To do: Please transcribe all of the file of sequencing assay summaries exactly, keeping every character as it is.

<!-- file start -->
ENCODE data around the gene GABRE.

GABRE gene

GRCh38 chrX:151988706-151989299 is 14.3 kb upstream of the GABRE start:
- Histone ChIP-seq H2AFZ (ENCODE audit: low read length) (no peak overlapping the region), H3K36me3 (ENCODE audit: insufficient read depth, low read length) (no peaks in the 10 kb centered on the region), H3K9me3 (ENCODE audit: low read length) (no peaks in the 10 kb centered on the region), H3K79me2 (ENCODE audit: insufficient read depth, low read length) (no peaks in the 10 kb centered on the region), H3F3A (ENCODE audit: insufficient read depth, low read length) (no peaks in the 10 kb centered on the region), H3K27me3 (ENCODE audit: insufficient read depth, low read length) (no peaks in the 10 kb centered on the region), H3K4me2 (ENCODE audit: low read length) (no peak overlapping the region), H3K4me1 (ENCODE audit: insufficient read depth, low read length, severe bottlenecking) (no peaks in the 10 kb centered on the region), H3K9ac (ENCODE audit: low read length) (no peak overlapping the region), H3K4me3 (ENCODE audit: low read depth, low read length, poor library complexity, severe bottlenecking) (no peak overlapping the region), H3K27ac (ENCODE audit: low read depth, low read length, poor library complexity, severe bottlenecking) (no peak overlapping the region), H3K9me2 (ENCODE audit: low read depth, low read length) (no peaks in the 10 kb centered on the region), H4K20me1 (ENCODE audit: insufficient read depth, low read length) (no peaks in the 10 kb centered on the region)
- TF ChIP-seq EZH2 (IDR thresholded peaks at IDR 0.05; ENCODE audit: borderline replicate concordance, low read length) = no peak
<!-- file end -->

ENCODE data around the gene GABRE.

GABRE gene

GRCh38 chrX:151988706-151989299 is 14.3 kb upstream of the GABRE start:
- Histone ChIP-seq H2AFZ (ENCODE audit: low read length) (no peak overlapping the region), H3K36me3 (ENCODE audit: insufficient read depth, low read length) (no peaks in the 10 kb centered on the region), H3K9me3 (ENCODE audit: low read length) (no peaks in the 10 kb centered on the region), H3K79me2 (ENCODE audit: insufficient read depth, low read length) (no peaks in the 10 kb centered on the region), H3F3A (ENCODE audit: insufficient read depth, low read length) (no peaks in the 10 kb centered on the region), H3K27me3 (ENCODE audit: insufficient read depth, low read length) (no peaks in the 10 kb centered on the region), H3K4me2 (ENCODE audit: low read length) (no peak overlapping the region), H3K4me1 (ENCODE audit: insufficient read depth, low read length, severe bottlenecking) (no peaks in the 10 kb centered on the region), H3K9ac (ENCODE audit: low read length) (no peak overlapping the region), H3K4me3 (ENCODE audit: low read depth, low read length, poor library complexity, severe bottlenecking) (no peak overlapping the region), H3K27ac (ENCODE audit: low read depth, low read length, poor library complexity, severe bottlenecking) (no peak overlapping the region), H3K9me2 (ENCODE audit: low read depth, low read length) (no peaks in the 10 kb centered on the region), H4K20me1 (ENCODE audit: insufficient read depth, low read length) (no peaks in the 10 kb centered on the region)
- TF ChIP-seq EZH2 (IDR thresholded peaks at IDR 0.05; ENCODE audit: borderline replicate concordance, low read length) = no peak